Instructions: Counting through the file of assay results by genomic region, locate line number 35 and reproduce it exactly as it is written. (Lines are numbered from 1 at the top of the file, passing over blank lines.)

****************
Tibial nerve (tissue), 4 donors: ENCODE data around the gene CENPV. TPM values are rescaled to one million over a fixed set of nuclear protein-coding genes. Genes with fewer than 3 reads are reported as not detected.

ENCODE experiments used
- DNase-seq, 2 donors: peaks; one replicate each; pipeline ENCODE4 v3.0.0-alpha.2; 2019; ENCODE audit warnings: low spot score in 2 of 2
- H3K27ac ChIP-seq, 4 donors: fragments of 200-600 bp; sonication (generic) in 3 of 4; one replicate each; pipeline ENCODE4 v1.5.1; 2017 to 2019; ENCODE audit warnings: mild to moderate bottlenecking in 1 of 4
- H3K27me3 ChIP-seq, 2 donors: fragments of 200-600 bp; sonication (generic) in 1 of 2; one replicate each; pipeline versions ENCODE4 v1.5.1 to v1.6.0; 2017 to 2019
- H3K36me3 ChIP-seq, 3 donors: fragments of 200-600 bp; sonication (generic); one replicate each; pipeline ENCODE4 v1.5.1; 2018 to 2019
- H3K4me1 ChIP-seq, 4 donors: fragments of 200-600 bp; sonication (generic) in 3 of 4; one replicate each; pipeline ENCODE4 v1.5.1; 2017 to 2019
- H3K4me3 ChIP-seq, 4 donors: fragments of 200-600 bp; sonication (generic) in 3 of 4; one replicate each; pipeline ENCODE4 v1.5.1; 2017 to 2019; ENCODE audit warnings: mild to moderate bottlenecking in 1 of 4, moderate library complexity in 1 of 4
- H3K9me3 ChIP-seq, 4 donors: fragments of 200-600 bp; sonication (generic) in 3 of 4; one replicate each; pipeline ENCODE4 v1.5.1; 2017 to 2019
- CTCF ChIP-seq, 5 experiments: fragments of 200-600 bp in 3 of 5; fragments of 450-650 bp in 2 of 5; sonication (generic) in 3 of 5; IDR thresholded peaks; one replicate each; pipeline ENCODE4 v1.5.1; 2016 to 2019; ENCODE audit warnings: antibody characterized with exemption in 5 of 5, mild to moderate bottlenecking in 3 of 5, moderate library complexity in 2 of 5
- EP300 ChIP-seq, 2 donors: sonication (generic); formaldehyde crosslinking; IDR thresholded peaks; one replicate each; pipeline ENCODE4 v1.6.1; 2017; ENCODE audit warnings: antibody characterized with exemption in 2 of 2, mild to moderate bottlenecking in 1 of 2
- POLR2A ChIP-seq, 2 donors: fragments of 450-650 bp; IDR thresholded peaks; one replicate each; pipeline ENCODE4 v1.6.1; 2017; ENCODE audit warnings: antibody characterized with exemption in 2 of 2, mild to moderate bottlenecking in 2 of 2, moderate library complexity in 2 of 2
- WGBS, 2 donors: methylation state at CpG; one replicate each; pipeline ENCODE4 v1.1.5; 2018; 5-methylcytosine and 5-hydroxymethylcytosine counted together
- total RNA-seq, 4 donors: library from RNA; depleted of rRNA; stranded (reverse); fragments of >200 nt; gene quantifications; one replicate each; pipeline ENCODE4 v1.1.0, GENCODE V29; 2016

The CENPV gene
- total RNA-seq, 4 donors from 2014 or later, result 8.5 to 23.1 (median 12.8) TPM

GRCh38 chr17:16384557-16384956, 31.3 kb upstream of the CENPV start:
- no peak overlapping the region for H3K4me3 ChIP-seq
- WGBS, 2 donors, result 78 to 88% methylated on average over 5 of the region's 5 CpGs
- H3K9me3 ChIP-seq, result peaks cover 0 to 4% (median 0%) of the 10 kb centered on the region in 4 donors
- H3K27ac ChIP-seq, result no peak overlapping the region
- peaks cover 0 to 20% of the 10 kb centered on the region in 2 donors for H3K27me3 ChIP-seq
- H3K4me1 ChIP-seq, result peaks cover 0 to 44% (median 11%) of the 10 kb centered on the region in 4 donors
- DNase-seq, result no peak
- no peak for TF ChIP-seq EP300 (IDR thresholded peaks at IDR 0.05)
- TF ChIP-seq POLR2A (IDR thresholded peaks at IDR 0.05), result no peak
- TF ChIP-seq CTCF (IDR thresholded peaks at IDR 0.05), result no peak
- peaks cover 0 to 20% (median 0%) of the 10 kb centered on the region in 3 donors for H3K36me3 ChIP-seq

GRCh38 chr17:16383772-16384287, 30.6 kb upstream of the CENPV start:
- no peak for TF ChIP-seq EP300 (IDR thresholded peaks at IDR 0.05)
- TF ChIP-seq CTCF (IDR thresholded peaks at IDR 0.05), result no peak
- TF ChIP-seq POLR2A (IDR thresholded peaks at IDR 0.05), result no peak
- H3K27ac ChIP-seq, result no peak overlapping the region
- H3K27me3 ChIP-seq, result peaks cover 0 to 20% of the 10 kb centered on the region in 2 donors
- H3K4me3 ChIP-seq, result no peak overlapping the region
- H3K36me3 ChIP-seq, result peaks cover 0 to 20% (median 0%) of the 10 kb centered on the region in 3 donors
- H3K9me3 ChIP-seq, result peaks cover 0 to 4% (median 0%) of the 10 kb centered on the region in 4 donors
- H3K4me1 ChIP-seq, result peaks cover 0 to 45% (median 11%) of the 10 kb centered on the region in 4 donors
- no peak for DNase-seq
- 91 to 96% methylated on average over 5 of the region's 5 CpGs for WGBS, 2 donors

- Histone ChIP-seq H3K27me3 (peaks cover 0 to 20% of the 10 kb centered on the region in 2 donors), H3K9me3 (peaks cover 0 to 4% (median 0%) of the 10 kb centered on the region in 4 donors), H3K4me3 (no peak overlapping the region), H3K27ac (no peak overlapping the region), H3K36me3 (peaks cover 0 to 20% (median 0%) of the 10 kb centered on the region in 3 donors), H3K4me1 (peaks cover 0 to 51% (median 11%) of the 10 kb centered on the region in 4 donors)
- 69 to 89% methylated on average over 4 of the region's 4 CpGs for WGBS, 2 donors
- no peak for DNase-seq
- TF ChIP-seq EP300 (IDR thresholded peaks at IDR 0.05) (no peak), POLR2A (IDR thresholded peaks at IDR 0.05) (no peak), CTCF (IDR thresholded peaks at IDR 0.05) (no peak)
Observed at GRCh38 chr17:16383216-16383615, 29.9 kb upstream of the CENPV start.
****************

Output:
- H3K4me3 ChIP-seq, result no peak overlapping the region